I’ve already mentioned in a post before the story of how I ended up like this. Today I want to talk about what I gained from going through such an experience. A year of unemployment right after college sounds like a nightmare that a person can get nothing good out of. But I did. I’ve learned maybe the most important lessons of my life so far.

I’ve spent the majority of this year in solitude. You can imagine how hard it can be to transform from an active college student with a fairly good social life to an unemployed isolated adult. No you can’t! You can’t unless you’ve been through it, or something similar. It messes with your head. It makes you depressed and unable to think clearly, or sleep peacefully, or want to wake up in the morning. It was a psychological turmoil. I can’t write about my emotional ups and downs in details because it will take me a whole post to do so, but I can only tell you what I got out of it.

A break for my mind 

I was very busy during the last year of college. Most of the day was spent in classes, and at night I would stay up till late hours to study and finish required projects and papers. I rarely had time to relax. And even during my free weekends I’d probably go out somewhere with family or friends, and that somewhere is probably a crowded place because I live in the city. I was so used to the fast noisy busy city life, which made my staying at home kind of a trauma to me. At first I didn’t know what to do with my time. I have no schedules and no deadlines to meet; I have no structured days. It made me think about our lives and how we live it. This was a break for my mind. It allowed me to see that there’s more to life than being busy 24/7. It taught me that we need to relax and have fun. It was good to take some time off the stressful days. I had more time to do what I like, and even learn new things. I started catching up on the books I had on my to-read list, enhanced my poetry-writing skills, learned baking and improved my cooking, started learning Italian, and of course started this blog.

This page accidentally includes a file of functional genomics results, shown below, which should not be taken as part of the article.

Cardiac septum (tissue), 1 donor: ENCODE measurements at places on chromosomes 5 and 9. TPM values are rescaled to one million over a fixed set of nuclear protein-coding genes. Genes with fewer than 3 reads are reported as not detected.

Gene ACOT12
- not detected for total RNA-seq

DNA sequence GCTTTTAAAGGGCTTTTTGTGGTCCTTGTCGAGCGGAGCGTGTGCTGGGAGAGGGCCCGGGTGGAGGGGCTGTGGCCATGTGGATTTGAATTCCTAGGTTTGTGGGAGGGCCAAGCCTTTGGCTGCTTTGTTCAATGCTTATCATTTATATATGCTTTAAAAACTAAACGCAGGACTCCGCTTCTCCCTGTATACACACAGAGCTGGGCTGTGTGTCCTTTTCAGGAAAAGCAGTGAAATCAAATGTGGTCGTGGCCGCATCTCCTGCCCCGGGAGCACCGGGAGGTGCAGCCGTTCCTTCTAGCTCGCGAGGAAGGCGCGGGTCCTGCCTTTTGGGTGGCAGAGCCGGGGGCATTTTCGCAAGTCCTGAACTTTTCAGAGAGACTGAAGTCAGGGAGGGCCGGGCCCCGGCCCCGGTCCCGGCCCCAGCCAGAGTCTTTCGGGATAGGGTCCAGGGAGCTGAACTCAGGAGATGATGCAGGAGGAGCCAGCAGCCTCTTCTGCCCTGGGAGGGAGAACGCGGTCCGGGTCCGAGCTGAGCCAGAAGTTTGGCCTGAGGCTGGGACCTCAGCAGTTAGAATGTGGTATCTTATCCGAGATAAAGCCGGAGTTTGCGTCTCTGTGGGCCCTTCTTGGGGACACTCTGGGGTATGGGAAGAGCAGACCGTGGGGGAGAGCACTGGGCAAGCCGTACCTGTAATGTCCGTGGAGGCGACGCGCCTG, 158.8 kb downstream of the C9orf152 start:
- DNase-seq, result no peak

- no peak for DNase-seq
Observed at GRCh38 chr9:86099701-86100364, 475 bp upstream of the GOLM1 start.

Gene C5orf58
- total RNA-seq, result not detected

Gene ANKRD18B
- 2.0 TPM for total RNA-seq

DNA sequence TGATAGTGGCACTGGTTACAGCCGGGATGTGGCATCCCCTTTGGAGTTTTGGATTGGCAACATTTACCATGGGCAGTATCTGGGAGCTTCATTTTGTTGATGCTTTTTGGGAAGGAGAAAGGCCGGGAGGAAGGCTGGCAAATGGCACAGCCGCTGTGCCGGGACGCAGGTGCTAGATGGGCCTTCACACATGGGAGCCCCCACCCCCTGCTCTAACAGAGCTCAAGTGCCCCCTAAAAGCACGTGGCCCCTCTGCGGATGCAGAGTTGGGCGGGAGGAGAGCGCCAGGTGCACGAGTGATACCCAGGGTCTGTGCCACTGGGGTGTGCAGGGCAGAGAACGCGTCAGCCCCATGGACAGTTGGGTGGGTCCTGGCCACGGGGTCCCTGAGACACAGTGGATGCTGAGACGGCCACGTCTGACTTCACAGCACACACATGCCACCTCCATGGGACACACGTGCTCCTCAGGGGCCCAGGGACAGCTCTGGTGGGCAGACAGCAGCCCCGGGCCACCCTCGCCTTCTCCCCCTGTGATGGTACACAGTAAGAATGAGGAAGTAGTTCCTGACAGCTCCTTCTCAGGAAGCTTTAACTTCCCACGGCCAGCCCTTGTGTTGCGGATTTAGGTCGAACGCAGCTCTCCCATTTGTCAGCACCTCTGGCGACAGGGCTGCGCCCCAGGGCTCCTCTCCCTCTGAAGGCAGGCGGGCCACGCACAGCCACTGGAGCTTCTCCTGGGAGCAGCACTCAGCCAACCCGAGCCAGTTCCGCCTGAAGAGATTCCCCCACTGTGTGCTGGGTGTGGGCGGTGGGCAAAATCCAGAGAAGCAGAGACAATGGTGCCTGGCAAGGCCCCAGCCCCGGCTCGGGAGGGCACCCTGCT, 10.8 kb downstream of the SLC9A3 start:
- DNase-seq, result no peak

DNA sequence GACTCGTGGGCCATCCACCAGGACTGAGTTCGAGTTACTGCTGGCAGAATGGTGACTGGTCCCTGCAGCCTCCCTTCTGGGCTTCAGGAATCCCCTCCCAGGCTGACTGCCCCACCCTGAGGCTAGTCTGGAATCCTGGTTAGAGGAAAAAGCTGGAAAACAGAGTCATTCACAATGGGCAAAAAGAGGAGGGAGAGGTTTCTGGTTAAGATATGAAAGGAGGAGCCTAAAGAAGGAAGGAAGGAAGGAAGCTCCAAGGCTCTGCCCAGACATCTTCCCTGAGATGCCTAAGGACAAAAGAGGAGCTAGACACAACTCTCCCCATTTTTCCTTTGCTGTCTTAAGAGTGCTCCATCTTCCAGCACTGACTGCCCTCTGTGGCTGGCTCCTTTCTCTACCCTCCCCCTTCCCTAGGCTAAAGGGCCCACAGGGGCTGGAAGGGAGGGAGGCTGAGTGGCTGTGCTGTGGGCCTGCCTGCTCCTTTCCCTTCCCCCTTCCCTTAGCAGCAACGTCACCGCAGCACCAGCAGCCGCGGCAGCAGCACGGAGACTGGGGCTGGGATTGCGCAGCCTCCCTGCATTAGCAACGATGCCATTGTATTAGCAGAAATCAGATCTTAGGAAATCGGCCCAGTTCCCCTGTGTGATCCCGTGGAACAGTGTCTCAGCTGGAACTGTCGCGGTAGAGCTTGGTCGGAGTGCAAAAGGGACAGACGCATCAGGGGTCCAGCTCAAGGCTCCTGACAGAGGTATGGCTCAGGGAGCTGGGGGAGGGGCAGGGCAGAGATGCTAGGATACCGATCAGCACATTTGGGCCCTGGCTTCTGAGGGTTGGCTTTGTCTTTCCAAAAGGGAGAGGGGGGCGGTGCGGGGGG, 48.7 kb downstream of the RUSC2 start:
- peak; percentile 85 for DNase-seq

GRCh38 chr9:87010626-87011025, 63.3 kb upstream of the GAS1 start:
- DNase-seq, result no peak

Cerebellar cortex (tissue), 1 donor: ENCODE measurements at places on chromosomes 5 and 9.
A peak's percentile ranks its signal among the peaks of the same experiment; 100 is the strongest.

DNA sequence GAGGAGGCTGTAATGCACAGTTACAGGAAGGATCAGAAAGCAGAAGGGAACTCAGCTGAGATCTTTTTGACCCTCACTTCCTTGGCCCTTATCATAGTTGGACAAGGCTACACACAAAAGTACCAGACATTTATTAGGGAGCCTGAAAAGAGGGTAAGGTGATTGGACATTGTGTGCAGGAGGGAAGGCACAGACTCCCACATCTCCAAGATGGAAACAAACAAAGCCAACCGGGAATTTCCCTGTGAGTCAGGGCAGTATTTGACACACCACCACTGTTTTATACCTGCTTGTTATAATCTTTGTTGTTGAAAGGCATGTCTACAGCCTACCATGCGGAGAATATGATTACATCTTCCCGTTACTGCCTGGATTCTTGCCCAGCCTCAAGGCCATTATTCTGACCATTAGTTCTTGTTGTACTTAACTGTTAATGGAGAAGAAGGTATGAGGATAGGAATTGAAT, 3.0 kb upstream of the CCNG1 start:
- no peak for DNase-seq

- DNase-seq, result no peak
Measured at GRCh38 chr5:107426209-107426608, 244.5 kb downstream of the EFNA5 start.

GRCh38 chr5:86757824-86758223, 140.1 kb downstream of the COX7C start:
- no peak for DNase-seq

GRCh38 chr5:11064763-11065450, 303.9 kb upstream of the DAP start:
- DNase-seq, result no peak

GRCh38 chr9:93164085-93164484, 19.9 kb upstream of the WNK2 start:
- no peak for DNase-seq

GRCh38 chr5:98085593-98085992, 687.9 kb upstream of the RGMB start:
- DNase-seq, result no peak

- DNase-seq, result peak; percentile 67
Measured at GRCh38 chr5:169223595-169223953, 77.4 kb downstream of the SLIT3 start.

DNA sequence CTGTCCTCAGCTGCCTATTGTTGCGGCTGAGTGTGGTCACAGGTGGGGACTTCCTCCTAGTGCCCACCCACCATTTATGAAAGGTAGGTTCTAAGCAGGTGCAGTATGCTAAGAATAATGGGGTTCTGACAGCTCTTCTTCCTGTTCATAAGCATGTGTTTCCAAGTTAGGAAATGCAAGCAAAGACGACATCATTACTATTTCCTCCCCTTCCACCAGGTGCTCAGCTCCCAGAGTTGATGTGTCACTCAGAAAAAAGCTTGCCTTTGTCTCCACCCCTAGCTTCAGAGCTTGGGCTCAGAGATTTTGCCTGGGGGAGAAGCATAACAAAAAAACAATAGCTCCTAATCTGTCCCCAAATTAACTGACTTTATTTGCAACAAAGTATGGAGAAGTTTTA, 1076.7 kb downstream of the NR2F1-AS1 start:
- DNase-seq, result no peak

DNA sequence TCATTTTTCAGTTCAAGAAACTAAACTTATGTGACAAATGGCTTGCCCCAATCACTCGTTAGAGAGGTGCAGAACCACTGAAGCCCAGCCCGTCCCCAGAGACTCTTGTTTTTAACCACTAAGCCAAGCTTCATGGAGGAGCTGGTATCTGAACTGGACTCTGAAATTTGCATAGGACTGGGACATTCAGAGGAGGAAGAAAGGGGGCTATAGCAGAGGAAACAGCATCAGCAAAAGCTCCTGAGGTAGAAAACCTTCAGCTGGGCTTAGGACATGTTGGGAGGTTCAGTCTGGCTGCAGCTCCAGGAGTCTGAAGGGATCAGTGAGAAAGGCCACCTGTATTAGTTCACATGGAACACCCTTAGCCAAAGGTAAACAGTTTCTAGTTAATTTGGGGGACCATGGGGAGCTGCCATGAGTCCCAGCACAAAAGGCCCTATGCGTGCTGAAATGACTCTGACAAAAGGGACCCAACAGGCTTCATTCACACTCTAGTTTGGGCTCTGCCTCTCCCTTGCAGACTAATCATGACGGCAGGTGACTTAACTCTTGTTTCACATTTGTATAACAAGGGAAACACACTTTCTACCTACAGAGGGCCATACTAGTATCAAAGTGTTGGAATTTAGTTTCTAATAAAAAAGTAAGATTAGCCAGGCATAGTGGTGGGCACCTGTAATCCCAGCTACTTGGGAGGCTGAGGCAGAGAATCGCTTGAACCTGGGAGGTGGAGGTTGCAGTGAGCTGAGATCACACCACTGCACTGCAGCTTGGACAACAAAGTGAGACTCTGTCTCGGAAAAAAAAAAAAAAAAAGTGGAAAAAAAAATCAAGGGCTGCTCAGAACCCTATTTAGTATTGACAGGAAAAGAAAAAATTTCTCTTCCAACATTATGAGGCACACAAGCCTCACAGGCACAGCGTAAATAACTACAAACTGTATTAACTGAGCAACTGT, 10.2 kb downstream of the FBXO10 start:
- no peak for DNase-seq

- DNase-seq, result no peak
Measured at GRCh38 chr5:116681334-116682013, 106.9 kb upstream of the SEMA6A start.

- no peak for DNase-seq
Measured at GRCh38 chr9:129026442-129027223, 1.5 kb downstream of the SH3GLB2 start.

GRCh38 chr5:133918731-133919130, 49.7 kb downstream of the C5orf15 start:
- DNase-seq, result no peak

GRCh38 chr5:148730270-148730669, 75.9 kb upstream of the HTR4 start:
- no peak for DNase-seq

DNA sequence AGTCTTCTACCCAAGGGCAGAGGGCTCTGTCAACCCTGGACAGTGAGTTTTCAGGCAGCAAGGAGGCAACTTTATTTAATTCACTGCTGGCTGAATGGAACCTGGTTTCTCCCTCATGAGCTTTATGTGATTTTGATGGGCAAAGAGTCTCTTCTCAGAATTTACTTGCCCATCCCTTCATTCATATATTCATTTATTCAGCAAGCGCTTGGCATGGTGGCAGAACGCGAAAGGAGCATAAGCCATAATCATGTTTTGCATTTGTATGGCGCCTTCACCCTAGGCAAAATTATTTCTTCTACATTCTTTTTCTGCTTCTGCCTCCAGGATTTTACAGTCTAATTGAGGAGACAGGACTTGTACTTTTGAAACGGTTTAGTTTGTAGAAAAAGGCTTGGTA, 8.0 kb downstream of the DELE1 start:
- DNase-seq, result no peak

Spiritually rewarding

Another thing I was able to do is reflecting on my life. Given lots of free time, I had a chance to do a lot of thinking about how my life has been so far, the wrong decisions I made, the mistakes I learned from, what I really want to do with my life, and what should be my next step. It was a spiritually rewarding year.

Peace with my person

I spent most of the time alone (I didn’t have any other choice), and that allowed me to get to really know myself better. You think you can know who you are from others’ opinions of you, but that could be far away from the truth. We all have some kind of a dark side that we might not be aware of. Spending our time being busy working or hanging out with other people doesn’t give us the chance to confront the dark depths of our personality. By hanging out with myself I was able to make peace with my person. It wasn’t easy at first, not the least, but eventually we became best friends.

More understanding and less judgmental